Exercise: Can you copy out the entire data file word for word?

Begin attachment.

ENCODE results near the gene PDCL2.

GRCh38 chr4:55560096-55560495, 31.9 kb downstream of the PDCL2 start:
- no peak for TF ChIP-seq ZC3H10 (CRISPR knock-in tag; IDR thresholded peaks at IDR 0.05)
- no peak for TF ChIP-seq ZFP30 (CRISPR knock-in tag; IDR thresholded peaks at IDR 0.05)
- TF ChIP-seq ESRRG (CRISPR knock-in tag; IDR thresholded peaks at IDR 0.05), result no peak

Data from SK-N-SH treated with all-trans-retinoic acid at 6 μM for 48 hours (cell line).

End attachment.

ENCODE results near the gene PDCL2.

GRCh38 chr4:55560096-55560495, 31.9 kb downstream of the PDCL2 start:
- no peak for TF ChIP-seq ZC3H10 (CRISPR knock-in tag; IDR thresholded peaks at IDR 0.05)
- no peak for TF ChIP-seq ZFP30 (CRISPR knock-in tag; IDR thresholded peaks at IDR 0.05)
- TF ChIP-seq ESRRG (CRISPR knock-in tag; IDR thresholded peaks at IDR 0.05), result no peak

Data from SK-N-SH treated with all-trans-retinoic acid at 6 μM for 48 hours (cell line).